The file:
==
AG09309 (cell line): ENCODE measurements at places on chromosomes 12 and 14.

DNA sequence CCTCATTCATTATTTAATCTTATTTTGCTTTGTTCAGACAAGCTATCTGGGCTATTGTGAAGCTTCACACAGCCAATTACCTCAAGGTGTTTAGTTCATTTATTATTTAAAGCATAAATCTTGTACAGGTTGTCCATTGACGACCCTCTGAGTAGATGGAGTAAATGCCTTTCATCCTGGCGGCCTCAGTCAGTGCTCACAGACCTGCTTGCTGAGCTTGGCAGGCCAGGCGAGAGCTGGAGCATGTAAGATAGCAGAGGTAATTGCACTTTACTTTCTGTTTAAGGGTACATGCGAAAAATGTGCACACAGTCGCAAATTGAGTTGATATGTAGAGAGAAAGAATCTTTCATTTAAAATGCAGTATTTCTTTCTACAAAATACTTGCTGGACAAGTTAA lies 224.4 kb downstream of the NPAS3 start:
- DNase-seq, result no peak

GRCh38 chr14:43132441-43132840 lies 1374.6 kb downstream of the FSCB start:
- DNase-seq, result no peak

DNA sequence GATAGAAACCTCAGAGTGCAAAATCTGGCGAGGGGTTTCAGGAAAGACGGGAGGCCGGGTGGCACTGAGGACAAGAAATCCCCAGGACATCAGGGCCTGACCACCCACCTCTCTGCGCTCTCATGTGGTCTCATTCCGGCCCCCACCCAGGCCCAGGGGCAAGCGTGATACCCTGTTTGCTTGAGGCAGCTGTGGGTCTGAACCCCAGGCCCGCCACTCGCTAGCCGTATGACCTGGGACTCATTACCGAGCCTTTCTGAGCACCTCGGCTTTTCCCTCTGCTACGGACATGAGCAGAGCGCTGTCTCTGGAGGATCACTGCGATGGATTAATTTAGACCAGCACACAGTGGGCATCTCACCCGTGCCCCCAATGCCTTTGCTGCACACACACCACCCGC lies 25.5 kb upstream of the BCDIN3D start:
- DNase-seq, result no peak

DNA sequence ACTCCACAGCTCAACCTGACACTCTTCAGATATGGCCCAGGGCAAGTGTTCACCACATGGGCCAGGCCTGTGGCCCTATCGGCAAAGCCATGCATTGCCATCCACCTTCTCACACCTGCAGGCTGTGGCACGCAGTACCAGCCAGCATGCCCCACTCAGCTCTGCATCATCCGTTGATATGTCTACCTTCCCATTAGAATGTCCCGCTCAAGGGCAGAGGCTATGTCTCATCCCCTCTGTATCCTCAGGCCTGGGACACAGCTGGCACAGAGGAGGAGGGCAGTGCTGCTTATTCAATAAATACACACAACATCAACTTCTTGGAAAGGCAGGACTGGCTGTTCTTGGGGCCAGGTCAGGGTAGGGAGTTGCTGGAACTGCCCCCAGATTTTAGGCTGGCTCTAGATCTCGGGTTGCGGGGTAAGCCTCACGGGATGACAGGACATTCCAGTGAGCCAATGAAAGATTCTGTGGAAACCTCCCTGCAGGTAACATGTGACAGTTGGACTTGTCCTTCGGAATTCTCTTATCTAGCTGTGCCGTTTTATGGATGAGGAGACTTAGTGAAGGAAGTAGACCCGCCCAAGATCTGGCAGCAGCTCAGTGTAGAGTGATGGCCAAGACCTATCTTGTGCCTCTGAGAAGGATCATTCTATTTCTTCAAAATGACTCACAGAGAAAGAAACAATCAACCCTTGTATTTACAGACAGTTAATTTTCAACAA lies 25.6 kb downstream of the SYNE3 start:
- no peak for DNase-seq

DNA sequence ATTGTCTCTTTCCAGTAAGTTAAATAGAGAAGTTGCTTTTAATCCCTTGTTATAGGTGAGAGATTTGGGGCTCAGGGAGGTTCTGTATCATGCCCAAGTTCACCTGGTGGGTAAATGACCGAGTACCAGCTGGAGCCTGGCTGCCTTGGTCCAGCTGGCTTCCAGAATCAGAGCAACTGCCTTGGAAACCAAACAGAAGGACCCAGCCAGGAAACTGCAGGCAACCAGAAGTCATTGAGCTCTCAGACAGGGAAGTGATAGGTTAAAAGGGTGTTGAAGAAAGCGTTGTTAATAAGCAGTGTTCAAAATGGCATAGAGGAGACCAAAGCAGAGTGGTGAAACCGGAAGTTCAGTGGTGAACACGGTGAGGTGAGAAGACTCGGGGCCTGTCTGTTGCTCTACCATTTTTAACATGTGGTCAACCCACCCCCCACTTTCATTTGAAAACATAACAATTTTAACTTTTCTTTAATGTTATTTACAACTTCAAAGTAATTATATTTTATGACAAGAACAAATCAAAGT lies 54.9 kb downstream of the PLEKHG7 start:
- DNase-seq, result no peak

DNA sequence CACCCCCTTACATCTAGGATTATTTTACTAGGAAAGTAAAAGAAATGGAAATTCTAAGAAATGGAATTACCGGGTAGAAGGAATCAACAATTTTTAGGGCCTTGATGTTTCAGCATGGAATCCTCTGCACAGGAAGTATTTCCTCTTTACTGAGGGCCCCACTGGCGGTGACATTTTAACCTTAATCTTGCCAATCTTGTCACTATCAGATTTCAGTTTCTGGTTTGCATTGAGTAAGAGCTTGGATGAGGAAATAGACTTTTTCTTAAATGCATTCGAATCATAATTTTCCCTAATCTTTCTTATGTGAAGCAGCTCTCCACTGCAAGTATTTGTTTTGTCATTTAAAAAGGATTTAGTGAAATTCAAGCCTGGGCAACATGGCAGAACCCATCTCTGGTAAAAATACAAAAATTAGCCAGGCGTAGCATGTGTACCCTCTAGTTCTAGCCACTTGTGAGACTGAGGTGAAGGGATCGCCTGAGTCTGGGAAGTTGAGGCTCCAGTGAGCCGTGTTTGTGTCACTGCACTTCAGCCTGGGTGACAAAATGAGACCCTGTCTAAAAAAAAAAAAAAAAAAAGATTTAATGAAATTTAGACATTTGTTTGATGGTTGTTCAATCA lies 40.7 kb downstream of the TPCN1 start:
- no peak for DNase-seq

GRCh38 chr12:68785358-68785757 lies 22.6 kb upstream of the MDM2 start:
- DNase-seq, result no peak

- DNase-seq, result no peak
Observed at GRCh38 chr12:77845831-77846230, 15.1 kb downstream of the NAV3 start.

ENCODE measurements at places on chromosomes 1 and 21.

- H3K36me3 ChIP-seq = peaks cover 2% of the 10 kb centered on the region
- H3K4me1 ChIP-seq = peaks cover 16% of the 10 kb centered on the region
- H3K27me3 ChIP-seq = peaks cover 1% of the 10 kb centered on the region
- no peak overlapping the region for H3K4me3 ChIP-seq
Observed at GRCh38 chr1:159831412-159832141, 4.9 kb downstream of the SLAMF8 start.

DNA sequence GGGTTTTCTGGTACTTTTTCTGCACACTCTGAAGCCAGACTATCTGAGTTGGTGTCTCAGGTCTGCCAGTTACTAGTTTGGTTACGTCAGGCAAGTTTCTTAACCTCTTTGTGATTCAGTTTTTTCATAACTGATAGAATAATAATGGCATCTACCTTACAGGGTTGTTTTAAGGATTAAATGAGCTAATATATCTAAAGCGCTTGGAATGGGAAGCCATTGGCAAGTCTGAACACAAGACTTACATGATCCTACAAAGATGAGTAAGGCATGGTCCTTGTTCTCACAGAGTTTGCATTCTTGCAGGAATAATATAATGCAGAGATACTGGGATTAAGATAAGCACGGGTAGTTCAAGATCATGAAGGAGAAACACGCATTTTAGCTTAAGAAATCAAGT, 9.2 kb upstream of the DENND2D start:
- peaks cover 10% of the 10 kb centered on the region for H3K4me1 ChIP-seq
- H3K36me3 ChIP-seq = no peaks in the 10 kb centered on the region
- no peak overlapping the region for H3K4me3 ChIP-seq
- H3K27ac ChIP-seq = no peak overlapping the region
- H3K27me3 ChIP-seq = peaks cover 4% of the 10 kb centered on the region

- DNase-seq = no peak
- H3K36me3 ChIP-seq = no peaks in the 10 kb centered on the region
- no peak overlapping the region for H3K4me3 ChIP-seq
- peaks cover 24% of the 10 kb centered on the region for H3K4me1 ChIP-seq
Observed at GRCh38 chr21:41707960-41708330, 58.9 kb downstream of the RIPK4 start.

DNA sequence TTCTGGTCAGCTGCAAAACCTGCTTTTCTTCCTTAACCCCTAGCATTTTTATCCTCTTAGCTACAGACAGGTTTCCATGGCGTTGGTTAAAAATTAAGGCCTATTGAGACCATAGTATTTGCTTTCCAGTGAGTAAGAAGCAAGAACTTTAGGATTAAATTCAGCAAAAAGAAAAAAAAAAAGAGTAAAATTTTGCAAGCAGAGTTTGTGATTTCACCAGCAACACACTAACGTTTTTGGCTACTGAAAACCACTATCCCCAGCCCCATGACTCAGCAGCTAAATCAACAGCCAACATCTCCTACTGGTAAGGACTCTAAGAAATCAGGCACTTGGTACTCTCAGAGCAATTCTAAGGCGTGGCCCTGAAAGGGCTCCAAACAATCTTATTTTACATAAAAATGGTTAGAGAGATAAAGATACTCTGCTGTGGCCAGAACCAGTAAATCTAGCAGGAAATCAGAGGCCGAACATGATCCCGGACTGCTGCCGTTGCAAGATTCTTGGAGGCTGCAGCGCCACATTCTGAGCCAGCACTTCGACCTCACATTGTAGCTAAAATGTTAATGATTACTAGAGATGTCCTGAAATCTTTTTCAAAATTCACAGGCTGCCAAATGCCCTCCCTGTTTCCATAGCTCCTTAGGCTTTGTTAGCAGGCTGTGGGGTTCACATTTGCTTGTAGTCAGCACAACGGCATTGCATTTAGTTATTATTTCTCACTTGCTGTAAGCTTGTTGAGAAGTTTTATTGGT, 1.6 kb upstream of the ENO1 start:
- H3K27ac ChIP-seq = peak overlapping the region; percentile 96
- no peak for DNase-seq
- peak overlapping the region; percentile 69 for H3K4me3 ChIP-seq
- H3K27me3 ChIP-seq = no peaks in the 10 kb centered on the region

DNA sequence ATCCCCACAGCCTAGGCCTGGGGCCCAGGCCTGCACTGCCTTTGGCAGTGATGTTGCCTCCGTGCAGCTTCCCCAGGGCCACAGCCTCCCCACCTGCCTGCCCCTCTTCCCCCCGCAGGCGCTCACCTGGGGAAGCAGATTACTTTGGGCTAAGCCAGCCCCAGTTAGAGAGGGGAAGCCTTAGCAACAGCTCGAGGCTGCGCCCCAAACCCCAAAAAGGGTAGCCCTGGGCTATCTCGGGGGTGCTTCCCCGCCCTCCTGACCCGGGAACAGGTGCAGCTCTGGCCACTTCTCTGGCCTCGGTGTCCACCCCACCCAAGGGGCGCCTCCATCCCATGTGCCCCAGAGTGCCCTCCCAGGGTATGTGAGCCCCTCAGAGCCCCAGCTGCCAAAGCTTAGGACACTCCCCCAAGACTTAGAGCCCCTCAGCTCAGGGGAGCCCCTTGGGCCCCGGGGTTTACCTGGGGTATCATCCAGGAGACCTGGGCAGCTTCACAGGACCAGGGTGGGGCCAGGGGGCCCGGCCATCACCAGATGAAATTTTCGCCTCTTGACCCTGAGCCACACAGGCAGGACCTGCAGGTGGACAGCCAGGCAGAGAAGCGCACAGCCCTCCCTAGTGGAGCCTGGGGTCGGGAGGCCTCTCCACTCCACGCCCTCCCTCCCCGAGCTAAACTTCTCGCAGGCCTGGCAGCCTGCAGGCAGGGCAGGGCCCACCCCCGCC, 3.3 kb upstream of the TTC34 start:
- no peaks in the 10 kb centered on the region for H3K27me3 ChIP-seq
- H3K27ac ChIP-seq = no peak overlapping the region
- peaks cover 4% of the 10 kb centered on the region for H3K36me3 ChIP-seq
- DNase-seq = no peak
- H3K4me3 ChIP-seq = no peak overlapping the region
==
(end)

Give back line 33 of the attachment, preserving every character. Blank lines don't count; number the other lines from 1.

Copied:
- peaks cover 24% of the 10 kb centered on the region for H3K4me1 ChIP-seq